I wrote last week that the value of technology is less about technology and more about your business. I consider three “must have” cases for making any kind of investment in it:
- Dramatically increasing revenue
- Radically reducing costs
- Enabling a previously unavailable strategic capability
There’s a lot of cool technology available every day. It’s incredible the power of our phones (there’s 100,000 times the computing power in our phones than was in the computer that guided the LEM to the surface of the moon on Apollo 11).
Phone apps are useful for personal productivity, communications, financial management, and other idiosyncratic (peculiar to us) categories, but they don’t always work as well when extending to the enterprise. In my previous work at PwC, we struggled to create the same kind of productivity boost for 60,000 people using a firm-mandated social messaging app. Despite our best effort to simplify, standardize and centralize, our staff was more comfortable using what they already knew. We all likely have stories of technology we thought would lead to business value that failed to achieve our expectations.
So how do you make innovation real in terms of business value? Geoffrey Moore advocates an approach that rings true to me (Crossing the Chasm, Dealing with Darwin), as shown here.
Innovation starts as an idea in Quadrant one. It has little or no strategic or cash value. Through assessing feasibility, a company can promote a few promising ideas to Quadrant two, where they are given to someone to sponsor and supported with some structured process and technology. While there’s still no financial value, management can better see where some innovation now connects with a business value (revenue, cost, capability) and progresses to Quadrant three. At that point, you have a capability that is generating real, tangible value, both strategically and financially. After a certain period (maybe years), other innovation will supplant these, and they will advance to Quadrant four (aka a “cash cow”) where your company is realizing a financial value but no longer investing in its strategic value.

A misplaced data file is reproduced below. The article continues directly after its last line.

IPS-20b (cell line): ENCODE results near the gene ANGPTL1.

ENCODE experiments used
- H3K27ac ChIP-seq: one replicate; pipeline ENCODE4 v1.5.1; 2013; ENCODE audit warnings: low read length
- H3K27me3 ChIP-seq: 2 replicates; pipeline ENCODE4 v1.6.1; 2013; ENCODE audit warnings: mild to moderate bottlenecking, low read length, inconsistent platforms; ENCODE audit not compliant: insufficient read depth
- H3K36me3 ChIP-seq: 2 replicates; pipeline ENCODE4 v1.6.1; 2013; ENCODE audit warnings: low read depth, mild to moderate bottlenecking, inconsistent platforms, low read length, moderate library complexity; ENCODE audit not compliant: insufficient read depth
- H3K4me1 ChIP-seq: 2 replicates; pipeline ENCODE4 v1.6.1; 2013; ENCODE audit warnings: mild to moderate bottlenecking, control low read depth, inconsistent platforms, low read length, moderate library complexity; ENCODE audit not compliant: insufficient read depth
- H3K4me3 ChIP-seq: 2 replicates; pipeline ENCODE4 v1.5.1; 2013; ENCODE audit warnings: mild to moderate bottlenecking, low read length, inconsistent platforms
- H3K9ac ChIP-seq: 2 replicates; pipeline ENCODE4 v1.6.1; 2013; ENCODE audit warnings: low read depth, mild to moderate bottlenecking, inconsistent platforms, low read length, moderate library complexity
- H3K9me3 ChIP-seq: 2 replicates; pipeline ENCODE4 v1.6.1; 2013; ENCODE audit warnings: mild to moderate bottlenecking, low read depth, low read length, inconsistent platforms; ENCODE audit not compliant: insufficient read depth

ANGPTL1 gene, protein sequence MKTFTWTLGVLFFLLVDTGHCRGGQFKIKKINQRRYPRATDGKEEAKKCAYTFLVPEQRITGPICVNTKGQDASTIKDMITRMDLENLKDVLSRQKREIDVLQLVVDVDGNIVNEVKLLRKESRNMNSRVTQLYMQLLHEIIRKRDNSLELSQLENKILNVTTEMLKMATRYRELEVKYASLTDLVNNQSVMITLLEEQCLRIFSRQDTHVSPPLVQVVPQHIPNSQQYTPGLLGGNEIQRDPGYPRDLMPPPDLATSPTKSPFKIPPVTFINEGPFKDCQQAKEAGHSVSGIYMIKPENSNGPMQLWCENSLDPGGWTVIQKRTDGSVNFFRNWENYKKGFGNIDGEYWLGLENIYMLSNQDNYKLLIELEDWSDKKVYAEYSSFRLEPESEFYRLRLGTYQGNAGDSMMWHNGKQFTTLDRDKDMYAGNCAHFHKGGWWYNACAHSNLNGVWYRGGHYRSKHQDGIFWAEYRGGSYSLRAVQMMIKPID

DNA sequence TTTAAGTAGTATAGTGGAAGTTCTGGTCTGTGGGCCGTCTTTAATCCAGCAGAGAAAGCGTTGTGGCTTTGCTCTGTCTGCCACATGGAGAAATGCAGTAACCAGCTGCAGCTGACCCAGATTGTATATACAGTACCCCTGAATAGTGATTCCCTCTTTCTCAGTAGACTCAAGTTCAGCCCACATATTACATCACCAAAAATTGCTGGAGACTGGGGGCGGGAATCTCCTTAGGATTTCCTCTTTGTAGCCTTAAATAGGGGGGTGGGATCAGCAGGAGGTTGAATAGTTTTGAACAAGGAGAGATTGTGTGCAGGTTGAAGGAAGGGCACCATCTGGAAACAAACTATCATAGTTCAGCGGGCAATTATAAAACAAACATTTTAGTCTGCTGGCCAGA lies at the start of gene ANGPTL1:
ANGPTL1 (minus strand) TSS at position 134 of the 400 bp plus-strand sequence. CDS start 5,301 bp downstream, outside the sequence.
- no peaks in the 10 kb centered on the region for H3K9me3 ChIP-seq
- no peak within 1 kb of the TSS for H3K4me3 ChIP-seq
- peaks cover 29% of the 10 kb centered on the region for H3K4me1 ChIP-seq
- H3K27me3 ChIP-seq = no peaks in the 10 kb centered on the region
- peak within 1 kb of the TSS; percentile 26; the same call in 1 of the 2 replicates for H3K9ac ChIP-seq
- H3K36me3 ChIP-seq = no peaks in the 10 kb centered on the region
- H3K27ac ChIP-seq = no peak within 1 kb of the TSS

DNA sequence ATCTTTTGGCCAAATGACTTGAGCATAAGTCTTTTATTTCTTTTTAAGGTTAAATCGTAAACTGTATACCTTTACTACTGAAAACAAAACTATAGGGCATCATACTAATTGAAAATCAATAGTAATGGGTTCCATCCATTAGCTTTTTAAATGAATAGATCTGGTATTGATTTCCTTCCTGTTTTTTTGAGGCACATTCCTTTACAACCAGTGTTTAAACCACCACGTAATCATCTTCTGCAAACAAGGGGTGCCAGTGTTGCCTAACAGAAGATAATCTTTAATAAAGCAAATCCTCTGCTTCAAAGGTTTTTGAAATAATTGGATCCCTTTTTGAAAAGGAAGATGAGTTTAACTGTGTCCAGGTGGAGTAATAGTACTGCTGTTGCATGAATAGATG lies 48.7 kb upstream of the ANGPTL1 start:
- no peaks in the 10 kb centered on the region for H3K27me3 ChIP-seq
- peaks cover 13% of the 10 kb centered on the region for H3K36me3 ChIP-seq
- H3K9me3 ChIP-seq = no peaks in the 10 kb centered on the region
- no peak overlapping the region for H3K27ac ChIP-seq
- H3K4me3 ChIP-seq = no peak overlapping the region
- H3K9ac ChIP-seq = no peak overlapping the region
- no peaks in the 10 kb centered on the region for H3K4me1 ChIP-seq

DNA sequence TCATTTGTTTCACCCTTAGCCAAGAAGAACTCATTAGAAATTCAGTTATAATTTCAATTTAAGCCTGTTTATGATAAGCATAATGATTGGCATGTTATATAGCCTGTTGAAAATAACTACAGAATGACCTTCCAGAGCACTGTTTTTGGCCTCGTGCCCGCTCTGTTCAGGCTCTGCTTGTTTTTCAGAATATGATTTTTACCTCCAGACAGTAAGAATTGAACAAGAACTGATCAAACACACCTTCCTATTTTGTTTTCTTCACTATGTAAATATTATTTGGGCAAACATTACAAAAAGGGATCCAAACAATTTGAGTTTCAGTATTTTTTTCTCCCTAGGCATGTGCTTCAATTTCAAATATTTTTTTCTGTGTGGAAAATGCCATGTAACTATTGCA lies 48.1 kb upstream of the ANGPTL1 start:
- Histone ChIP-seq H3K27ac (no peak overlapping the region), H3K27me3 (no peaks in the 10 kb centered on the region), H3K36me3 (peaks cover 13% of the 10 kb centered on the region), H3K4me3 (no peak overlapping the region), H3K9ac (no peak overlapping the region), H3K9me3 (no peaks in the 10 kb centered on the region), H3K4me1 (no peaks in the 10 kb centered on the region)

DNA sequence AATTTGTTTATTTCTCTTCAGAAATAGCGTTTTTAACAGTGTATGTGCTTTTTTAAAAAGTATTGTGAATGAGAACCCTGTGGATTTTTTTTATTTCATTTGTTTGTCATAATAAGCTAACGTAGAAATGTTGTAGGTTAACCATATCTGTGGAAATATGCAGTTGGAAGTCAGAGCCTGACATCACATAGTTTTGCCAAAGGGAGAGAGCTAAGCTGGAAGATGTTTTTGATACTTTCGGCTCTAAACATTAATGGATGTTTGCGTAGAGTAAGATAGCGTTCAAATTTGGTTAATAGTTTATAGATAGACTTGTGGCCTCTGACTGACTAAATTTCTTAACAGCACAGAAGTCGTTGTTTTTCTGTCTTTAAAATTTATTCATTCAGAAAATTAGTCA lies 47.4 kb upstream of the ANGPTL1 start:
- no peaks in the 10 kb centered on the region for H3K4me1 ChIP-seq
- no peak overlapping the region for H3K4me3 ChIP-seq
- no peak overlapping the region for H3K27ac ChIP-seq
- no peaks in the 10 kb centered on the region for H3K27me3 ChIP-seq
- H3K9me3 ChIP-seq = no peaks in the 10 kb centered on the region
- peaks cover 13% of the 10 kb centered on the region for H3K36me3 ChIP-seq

You use the cash flow generated by Quadrant four items to repurpose back into Quadrants one and two to fund fresh and new innovation.
This model demonstrates a way to look at innovation as a process, just like other business processes. Who’s the best in the world at this approach? Apple. Every so many years they almost completely replace their previous revenue stream with something else. Where would they be without an innovation pipeline? Sure, there are times someone might bring a great idea into a meeting that is actionable across your company. Still, there are other reasons for having an innovation process: your people and your innovation pipeline. Creating a process owned by a senior leader looking to his/her team to innovate is useful for motivating your people. They are often the first to realize where the opportunities are. They just need some structure to know how to convert an idea into something of value. Having a pipeline of opportunities means you always have internal investments to assess, and in the dynamic environment we are all living in today, that’s a good thing.
As always, let me or one of the partners at BKM Sowan Horan know if we can assist you with thinking about using an investment in technology to enable business value.